Skip to main content

15th December 2017

Oi Oi! An interview with Franko Fraize

Raine Beckford talks to underground rapper Franko Faize

The UK music scene has become a force to be reckoned with. In the past five years, we’ve seen grime go from an American hip-hop offshoot, misunderstood and shunned by the mainstream media, to a genre in its own right. A breeding ground for musical creativity. I chatted with Franko Fraize, an underground rapper, to find out where he thinks he fits into the scene.

Fraize, originally from Thetford, has been in and around the UK music scene for nearly 6 years now. On the start of his career, he says “I wanted to do music because it gives you the ability to connect with people. When you have something to say it gives you the chance to say it and when I saw the music scene in this country start to blow up it caught my attention. When I saw people like Wiley and Dizzee Rascal doing stuff with an English voice, I realized people were beginning to break down the walls.”

More specifically, he says “it’s quite therapeutic. Most artists are crazy bastards and it’s a good way for them to voice their issues out loud you know, more and more people now are being open about things like depression and that shows in music. It’s definitely helping.”

He believes that the UK music scene is a unique experience, of the early days he says, “It felt new because you had things like Channel U before it was AKA and you had the ability to film yourself rapping and share it in ways you couldn’t before and I think that helped push my generation forward with it.

“It felt like a movement, like Punk or something, because it was cheap as chips to do it, you could film a low budget video easy, and people were really listening. The first tune I ever got played on Radio 1, I’d recorded in my mate’s bedroom with no soundproofing or anything. I think just being able to do it is what made me do it.”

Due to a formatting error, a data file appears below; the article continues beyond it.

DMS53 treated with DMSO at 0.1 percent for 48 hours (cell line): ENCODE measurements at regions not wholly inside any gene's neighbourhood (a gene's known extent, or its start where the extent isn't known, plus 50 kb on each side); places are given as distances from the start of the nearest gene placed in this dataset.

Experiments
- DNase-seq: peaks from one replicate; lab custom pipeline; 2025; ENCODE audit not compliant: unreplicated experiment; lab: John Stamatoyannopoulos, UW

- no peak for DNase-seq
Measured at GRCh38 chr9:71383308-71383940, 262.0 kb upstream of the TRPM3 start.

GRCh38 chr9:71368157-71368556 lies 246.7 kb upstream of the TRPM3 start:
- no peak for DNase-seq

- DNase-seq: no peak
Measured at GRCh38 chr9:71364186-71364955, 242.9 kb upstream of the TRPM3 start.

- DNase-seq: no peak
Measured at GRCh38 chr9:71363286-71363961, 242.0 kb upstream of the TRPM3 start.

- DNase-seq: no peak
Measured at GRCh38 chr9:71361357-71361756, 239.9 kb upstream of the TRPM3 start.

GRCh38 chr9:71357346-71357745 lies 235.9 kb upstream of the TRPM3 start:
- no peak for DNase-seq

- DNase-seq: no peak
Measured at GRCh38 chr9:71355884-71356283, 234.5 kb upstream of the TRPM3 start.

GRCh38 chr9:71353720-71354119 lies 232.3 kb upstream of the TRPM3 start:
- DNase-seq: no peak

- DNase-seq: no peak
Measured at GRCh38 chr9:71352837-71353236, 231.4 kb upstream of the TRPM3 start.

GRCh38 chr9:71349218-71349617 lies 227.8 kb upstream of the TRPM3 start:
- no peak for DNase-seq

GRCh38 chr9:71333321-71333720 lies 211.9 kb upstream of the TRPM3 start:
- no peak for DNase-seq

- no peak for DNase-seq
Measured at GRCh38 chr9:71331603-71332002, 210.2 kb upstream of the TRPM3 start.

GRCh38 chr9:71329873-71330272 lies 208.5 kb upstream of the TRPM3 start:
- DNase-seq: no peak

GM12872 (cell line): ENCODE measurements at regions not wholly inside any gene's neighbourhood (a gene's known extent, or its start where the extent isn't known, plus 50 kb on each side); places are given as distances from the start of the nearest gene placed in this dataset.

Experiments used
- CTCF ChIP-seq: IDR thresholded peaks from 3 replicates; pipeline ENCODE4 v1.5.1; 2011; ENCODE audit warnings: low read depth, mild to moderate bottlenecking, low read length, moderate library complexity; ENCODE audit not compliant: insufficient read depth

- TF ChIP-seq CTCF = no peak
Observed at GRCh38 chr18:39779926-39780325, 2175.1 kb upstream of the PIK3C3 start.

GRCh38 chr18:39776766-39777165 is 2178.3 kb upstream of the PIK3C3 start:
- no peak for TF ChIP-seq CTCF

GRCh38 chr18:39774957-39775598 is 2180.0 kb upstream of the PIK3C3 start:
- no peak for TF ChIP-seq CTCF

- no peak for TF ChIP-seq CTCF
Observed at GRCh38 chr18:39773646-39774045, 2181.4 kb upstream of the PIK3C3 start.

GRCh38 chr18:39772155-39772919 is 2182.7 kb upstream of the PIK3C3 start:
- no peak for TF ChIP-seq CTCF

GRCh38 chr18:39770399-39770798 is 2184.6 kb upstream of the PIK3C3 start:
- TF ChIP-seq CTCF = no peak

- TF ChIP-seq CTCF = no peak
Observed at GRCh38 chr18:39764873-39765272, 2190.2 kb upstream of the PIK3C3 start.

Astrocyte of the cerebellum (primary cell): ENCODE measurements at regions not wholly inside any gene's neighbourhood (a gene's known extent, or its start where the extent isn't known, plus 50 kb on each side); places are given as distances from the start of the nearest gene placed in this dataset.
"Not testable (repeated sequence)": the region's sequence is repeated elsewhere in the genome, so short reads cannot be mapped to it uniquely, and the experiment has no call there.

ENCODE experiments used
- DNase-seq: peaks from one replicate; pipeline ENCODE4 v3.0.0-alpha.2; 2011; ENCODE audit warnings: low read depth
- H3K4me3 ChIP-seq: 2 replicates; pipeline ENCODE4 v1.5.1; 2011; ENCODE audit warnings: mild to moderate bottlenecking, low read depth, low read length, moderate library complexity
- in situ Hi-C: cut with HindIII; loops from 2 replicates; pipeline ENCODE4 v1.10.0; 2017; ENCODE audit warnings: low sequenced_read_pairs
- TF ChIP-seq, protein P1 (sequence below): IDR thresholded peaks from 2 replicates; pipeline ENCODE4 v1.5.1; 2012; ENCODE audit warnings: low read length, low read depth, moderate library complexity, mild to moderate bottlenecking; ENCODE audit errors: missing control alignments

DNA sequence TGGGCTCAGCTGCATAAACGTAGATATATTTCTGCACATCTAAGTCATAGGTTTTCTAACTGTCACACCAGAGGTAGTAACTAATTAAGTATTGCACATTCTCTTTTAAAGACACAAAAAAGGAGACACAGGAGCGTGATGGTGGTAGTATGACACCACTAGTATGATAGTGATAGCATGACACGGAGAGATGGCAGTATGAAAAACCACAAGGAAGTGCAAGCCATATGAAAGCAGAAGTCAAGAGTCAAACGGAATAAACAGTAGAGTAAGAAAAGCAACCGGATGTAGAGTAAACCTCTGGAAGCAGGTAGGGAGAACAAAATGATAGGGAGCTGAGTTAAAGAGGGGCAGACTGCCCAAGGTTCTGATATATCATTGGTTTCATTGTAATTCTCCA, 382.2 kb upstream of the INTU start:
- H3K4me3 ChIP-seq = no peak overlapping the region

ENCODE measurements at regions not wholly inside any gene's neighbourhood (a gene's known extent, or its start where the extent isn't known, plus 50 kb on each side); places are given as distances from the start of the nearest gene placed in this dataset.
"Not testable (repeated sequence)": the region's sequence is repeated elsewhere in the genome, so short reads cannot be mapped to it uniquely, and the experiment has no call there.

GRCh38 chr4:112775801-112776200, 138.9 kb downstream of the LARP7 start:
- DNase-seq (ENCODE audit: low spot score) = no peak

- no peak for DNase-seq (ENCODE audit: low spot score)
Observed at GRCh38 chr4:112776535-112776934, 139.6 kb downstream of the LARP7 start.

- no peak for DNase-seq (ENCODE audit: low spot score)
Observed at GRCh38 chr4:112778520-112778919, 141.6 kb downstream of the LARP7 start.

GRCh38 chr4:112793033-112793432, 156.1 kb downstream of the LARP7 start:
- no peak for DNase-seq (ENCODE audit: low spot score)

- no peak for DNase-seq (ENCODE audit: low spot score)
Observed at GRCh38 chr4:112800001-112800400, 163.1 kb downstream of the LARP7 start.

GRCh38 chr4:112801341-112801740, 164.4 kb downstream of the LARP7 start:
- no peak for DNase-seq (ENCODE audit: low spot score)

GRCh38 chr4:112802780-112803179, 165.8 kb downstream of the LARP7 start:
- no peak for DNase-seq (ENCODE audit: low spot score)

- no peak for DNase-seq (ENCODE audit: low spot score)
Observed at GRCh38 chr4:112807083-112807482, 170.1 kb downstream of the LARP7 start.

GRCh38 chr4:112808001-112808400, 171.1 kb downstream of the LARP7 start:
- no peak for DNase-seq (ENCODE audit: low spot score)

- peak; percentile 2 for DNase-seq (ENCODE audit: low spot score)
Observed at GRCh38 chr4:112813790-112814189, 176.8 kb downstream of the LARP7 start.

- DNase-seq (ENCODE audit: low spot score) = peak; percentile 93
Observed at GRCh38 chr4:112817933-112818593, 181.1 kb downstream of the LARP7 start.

His origins are crucial to his journey, describing his sound as “British rap” he tells me “every element of it is British. Whether it’s a 140bpm Grime thing or something with guitar on it, that’s what ties it all together — the Britishness.”

Citing Wiley, Mike Skinner, Wretch 32, and Skinnyman as his biggest inspirations, he’s adamant that the key to success as an artist is originality. He says “you’ve gotta be comfortable with who you are and what you do and you’ve gotta be happy with the grind. You know at first just making beats and performing to your friends, once you’re content with that, that’s when things really start to pick up.”

In November, he performed at The 27 Club in Liverpool. Of the show, he tells me “loads of people turned out for me and the promoter was buzzing because he didn’t expect it to be like that. Neither did I actually. It was nice to be able to go somewhere up north, somewhere I’d never been and to feel like I could pull a crowd.”

He’s excited for the coming year too. He says “I wanna put a lot more music out. I feel like music is moving so quickly and I’ve got a lot of stuff to put out but I’m just sitting on it. I’m trying to get more involved with things like GRMDaily and I wanna be playing 100 cap venues. I’d love to do a festival abroad as well.

“The scene is really blowing up in Europe, in places like Croatia and I’d love to get out there. I wanna get to America eventually as well. I’m working with a lot of people who move in those circles so it would make sense for that to be the next progression.”

“Ultimately” he reflects “I’d like to release an album and have it be on a Mercury Prize level”.

Readers can find Franko on twitter @frankofraize

More Coverage

Colour and community: How a Fallowfield gardening project is making the community blossom

Native flowers, wild grasses and garden herbs — community group ‘Fallowfield Tree Bases’ are planting more than new bulbs but rather sowing the seeds for a more vibrant and collaborative neighbourhood.

Activist Peter Singer speaks out on student protests and veganism

Animal rights activist Peter Singer sits down with the Mancunion to discuss a need for greater student activism and non-violent protests despite their controversy

How Mayfield Park is turning an abandoned space into a Mancunian heartland

Mayfield Park is quickly turning a once abandoned space into a core, green part of Manchester’s urban life. But how did the site’s developers turn a once disregarded lot into a natural Mancunian paradise?

How helping an older neighbour had given me much more than a chance to volunteer

As we grow older, we grow more detached from the world, often without choice. However, Manchester tackles issues of isolation and the generational gap with its community programmes, sparking life back into the retirement years.